This post is Part 3 of a series on the Missouri Top 10 by 20 initiative. To read this series from the beginning, click here.
In 2009, The Missouri Department of Elementary and Secondary Education (DESE) launched a statewide education improvement effort called Missouri Top 10 by 20. The initiative aims for Missouri’s K-12 students to rank in the top 10 states in America in academic performance by the year 2020.
Missouri 10 by 20 is broken down into several smaller goals and objectives. Those goals and objectives make the initiative more actionable and help hold teachers, administrators, and lawmakers accountable for ensuring student success.
We’ve written already about Missouri 10 by 20 Goal #1: “All Missouri students will graduate college and career ready”. Today we’re here to talk about Goal #2: “All Missouri children will enter kindergarten prepared to be successful in school”.
To help young learners prepare for kindergarten, parents need to account for basic factors like creating a safe and nurturing home environment and making sure young children receive the health care they need. Formalized early childhood programs, however, also play a role in preparing kids for kindergarten.
To that end, Missouri has identified screenings, parent education, and quality early childhood programs as some of the best tools for helping Missouri’s babies, toddlers, and preschoolers get ready for school.
Health Screenings for Missouri Children
One of the ways that Missouri measures its success in preparing kids for kindergarten is by tracking the percentage of young children who are screened for health concerns and developmental delays each year.
Early childhood health screenings help professionals to identify developmental delays, nutritional shortfalls, and other issues that could have a negative impact on a young child’s overall wellness and on his or her success in school.
The state plans to increase the percentage of young children (birth through kindergarten) who receive developmental screenings and health screenings by 2% annually.
Learn More: This Q&A, published by DESE, goes into more detail about health and developmental screenings.
Parent Education Home Visits in Missouri
Another way that Missouri is helping young children prepare for kindergarten is by providing services and education directly to their parents. Families are a child’s first (and primary) educator: A child will be more prepared for kindergarten if his or her family is engaged and supportive, playing an active role in his or her development and education.
Parent education home visits provide information, support, and encouragement that parents need to help their children develop in the early years. Programs like Parents as Teachers work with parents to help them understand their child’s development, and home visits also help them to strengthen their parenting practices.
Home visitors are trained to help families detect developmental delays or other health issues that might be detrimental to a child’s learning and development. They help prevent child abuse and neglect, and all-around, they increase children’s readiness for success in school. (source)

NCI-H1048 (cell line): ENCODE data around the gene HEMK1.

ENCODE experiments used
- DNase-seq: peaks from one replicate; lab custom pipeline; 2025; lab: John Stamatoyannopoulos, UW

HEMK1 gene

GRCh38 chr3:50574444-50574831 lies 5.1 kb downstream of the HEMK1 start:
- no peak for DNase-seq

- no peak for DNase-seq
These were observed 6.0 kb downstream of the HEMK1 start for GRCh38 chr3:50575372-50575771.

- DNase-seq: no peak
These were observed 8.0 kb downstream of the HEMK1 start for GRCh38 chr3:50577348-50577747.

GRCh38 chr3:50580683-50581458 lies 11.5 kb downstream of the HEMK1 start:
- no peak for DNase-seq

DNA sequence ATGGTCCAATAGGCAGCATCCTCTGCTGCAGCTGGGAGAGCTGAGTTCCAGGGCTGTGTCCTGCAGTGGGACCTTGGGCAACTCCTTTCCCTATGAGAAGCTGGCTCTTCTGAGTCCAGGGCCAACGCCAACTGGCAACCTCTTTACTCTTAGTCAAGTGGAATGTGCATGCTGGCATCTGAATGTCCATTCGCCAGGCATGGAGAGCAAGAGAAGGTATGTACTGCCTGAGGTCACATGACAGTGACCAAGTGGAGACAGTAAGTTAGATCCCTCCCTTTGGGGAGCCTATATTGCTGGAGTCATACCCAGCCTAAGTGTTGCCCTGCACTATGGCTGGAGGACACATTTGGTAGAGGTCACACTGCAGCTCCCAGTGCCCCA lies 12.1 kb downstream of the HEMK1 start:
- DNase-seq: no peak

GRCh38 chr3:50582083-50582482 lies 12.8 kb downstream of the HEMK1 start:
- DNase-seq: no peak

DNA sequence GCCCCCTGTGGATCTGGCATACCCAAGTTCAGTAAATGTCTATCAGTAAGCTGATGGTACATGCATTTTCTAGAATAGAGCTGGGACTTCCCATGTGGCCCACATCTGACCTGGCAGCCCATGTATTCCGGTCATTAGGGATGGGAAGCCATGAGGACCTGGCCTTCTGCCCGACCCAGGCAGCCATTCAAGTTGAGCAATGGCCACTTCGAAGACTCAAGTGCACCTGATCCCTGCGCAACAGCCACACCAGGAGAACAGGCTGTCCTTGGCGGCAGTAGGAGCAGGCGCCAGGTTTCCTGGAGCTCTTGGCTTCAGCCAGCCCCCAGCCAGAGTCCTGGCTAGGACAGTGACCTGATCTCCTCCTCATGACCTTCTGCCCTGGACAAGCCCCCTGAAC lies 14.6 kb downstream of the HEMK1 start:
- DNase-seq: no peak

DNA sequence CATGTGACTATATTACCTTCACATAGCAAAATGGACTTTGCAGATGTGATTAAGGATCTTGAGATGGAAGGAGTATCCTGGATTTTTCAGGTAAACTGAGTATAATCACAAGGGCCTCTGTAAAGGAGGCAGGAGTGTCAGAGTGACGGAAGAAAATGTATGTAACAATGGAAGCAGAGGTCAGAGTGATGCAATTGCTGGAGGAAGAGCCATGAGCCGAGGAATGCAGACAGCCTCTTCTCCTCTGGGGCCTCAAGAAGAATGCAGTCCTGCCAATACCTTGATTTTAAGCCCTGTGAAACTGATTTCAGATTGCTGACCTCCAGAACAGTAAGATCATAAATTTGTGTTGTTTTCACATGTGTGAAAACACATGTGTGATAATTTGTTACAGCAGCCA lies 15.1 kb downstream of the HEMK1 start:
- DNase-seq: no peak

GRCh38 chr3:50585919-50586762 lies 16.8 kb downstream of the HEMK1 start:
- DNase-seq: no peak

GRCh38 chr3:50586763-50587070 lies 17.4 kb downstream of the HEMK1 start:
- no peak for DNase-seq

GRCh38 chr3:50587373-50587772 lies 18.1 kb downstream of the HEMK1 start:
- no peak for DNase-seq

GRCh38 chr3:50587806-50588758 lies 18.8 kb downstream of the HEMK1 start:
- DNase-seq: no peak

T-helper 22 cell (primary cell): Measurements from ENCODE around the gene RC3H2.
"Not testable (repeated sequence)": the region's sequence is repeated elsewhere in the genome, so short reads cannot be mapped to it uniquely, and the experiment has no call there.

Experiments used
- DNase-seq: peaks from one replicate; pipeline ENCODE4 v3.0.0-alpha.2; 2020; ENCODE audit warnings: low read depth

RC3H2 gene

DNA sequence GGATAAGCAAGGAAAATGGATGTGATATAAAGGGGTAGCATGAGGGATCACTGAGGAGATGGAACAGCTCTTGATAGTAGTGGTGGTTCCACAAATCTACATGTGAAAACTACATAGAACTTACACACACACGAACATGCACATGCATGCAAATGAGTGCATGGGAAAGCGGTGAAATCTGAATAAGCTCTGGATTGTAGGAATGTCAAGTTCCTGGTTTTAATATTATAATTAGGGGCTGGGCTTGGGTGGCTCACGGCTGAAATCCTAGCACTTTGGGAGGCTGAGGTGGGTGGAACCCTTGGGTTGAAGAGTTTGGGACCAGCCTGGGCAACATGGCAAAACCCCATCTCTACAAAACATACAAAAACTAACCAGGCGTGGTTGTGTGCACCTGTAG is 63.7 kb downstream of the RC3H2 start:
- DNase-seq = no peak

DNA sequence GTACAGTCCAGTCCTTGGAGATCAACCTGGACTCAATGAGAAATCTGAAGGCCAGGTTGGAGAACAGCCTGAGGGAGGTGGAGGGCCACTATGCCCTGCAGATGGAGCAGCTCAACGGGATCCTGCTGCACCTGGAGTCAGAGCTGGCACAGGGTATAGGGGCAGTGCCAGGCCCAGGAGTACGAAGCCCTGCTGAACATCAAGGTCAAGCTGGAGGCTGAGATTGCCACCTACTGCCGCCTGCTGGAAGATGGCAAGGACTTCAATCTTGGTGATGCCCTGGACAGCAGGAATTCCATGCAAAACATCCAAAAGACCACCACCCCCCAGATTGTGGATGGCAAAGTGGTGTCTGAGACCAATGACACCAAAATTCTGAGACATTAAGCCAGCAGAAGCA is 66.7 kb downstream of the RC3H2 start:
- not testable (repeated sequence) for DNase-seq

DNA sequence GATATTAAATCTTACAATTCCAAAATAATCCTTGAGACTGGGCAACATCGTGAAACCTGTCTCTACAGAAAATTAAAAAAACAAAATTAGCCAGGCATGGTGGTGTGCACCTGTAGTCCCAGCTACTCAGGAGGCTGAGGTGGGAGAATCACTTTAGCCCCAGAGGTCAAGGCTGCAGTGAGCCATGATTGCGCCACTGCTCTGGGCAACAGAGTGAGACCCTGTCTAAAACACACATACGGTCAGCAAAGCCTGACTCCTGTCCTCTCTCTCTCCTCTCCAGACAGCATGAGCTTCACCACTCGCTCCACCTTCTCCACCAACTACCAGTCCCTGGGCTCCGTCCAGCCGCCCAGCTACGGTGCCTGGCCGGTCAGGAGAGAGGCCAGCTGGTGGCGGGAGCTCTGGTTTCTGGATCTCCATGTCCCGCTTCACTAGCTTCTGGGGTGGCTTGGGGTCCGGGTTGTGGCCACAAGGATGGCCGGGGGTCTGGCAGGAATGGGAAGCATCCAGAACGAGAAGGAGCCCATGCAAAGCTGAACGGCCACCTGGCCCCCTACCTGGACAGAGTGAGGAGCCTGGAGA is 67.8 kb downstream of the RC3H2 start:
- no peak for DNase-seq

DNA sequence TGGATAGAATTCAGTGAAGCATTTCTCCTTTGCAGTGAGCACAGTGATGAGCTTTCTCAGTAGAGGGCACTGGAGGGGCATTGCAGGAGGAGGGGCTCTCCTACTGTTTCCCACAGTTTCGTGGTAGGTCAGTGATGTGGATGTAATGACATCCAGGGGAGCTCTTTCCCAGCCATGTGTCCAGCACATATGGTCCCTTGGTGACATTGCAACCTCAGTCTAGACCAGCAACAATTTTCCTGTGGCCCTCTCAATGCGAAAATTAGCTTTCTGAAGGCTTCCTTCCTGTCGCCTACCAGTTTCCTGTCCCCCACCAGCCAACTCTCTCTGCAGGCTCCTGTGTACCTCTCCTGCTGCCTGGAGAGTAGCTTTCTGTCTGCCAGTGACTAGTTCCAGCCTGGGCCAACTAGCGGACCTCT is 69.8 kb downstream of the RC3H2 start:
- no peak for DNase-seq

Missouri’s goal is to increase the number of parent education home visits — to both at-risk and not-at-risk —families with young children by 2% each year.
Learn More: Parenting Education in Missouri
Quality Standards in Missouri’s Early Childhood Education Programs
Finally, Missouri recognizes the need for an increase in the number of early childhood programs for Missouri’s infants, toddlers, and preschools that meet established quality standards.
Missouri adopted a series of 10 Early Learning Program Standards in 2011 to help ensure high quality early education opportunities that would help prepare Missouri’s youngest learners for school. Some of Missouri’s specific educational programs and grants available to support infant, toddler and preschool education include Missouri Head Start.
Learn More: Parents as Teachers’ Alignment with State Early Learning Standards
In June of this year, Governor Nixon signed Senate Bill 869 and House Bill 1831. These two bills “establish a transparent set of quality indicators for child care providers”, says Governor Jay Nixon’s office.
The Governor says, “these quality indicators will give parents the tools and information they need to choose the right childcare provider for their family.”
Those quality indicators include things like state licensure, health and safety requirements, use of curricula, additional staff training, and any history of violations. (Source)
The state hopes to increase these programs by 2% annually.
Educational and service organizations across the state are working together to provide families with the health screenings, parent education home visits, and higher quality early childhood programs. Together, these programs and services are working to help Missouri reach the Top 10 states in the nation in student performance by 2020.
Missouri Top 10 by 20 is a statewide improvement effort that aims for student achievement in Missouri to rank among the top 10 states in the nation by 2020. Learn more about Missouri 10 by 20 on the DESE website.
Missouri Updates Top 10 by 20 for Fiscal Year 2015
Top 10 by 20 Initiative Part II: Graduating College and Career Ready
Preparing Your Child for Kindergarten in Missouri
Now for Later: A Campaign for Early Childhood Education in Missouri
Stay up to date on Missouri 10 by 20 and other Missouri public education policy and funding initiatives by coming back often to the Missouri Parent Blog, liking us on Facebook and following us on Twitter.